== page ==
The years-long search to bring an independent grocery store to Long Beach took a large step toward becoming a reality last week after the organizers behind the Long Beach Grocery Co-op announced they had found a tentative location.
Damon Lawrence, the executive director of the co-op, told the Post that the group has entered into a memorandum of understanding with Century Housing to occupy a bottom-floor unit of The Beacon housing development that was recently completed at the intersection of Long Beach Boulevard and Anaheim Street.
The Beacon is one of the most recent city efforts to build affordable housing near the Downtown core. The $80 million project includes two structures, Beacon Place and Beacon Pointe, with 121 affordable senior units and 39 supportive housing units. It could also soon hold the city’s first grocery co-op.
Lawrence said he’s excited about the potential partnership because one the group’s key goals was to provide quality, affordable groceries to areas of town that are in “food deserts” where fresh, healthy foods are scarce. While the group had scouted locations across the city, Lawrence said the Beacon is an ideal fit for what the co-op hopes to represent.
“We’re not in a location where people already have full access,” Lawrence said of the potential of being located at The Beacon. “The accessibility to Downtown and how Downtown is being developed and them not having this type of grocery store close to them, they would be able to just get on the metro, go shop and go home via the Metro.”
But first the co-op has a lot of work to do.
It must double its current membership from about 400 members to 800 members and it has just four months to accomplish that. Becoming a member of the co-op will cost someone $250, a total that the group allows to be paid over a span of time or in one lump sum.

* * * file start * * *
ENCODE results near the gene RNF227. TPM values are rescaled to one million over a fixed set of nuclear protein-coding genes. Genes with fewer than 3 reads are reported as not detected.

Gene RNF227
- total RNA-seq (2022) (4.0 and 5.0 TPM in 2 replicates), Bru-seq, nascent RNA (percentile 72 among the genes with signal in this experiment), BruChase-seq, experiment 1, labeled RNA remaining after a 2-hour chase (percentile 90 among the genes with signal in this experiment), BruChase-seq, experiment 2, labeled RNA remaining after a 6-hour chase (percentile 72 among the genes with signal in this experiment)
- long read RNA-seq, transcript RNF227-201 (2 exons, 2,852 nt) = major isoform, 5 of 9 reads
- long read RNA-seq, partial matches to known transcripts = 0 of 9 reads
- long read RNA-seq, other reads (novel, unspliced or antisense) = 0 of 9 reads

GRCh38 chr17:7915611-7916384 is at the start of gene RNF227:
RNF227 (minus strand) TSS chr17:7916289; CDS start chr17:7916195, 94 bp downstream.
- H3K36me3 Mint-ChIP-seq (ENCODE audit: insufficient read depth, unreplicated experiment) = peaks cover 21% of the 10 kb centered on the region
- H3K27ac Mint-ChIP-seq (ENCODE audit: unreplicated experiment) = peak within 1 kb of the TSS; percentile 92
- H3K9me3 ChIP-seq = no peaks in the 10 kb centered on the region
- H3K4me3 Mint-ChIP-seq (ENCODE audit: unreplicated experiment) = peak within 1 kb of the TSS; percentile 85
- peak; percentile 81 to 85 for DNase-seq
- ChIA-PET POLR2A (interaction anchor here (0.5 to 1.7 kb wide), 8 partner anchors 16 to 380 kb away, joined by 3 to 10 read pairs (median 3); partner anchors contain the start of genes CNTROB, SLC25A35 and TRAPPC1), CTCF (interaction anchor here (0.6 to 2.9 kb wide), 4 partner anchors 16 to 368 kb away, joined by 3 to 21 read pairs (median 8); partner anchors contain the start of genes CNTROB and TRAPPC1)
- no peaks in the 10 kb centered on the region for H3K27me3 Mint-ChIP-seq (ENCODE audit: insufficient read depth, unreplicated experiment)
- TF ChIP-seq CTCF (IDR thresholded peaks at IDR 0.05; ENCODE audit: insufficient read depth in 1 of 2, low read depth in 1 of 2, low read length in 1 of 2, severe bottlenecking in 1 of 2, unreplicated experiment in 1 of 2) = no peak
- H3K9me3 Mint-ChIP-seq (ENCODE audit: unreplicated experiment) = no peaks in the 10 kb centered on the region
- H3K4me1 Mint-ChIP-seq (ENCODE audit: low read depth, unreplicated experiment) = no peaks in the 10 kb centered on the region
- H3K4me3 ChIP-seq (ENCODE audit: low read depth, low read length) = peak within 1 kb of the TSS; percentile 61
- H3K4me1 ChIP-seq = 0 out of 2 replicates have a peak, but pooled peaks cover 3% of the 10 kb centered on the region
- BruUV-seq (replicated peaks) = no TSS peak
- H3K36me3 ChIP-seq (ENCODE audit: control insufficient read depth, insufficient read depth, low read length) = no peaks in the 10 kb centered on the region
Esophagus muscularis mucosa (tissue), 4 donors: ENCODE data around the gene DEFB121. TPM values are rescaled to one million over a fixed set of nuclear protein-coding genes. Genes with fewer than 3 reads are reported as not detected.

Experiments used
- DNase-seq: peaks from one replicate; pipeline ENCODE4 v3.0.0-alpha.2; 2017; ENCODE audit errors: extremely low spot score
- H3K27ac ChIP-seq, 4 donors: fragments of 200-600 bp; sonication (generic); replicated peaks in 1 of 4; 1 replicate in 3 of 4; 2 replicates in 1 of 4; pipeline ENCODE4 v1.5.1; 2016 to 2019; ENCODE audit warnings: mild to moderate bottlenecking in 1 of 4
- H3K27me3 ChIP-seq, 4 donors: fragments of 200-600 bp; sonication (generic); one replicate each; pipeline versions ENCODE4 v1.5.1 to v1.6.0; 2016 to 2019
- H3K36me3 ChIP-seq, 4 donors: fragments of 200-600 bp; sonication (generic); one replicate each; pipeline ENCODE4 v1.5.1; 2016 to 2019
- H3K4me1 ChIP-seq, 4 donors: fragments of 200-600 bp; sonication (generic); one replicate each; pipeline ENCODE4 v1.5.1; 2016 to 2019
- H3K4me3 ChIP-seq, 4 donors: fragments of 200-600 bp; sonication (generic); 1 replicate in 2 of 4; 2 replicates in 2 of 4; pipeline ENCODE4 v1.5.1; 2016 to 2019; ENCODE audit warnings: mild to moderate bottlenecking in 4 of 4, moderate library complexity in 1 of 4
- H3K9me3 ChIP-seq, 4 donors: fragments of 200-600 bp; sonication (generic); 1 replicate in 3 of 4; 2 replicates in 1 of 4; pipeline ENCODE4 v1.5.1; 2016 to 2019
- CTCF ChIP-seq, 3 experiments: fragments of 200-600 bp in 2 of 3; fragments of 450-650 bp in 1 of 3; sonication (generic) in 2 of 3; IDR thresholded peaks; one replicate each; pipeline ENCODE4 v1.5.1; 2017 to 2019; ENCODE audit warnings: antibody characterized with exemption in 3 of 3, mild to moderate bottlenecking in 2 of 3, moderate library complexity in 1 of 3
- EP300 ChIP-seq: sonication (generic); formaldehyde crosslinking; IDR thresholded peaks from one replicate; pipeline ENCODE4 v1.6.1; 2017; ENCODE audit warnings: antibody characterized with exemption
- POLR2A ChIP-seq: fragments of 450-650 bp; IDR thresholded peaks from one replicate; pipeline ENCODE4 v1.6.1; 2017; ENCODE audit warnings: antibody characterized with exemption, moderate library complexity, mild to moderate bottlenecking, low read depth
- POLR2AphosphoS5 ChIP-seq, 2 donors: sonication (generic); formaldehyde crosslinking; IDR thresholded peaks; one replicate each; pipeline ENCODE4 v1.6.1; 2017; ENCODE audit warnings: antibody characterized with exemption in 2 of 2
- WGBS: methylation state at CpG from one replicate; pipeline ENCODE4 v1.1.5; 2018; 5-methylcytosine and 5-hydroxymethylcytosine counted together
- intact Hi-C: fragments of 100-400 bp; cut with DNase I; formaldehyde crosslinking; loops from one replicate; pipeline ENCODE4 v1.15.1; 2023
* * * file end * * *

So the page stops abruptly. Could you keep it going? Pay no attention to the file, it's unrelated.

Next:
Members and employees hold shares in the business, with each membership ensuring a vote on issues pertaining to day-to-day operations and on how profits should be spent.
If they’re able to get to 800 members before the mid-June deadline, then it will start another four-month process of gathering capital investments to open the store. The cost is a projected to be $1.4 million, according to Lawrence.
“We know that this is definitely possible,” he said, acknowledging that other co-ops in the country have had to surpass larger capital campaign goals. “We’ll be working on the capital campaign right away. I think in a city the size of Long Beach it shouldn’t be a problem.”
Lawrence said that one of the biggest problems the group had, aside from explaining what a co-op is, was answering the question of where it would be located. Until last week the group had no real definitive answer.
But after a year of negotiations with Century Housing, they were able to strike a tentative agreement where the space will be blocked out for the next four months while the co-op seeks additional members. A representative from Century Housing was not able to be reached for comment.
Lawrence said it’s going to be an “all-out blitz” to double its membership where the co-op will be asking current members to serve as surrogates and recruit additional members.
“What we want people to know is what this means, what it means for Long Beach and what the possibilities are going forward with the co-op and having this kind of business structure in the city which Long Beach is sorely missing,” Lawrence said.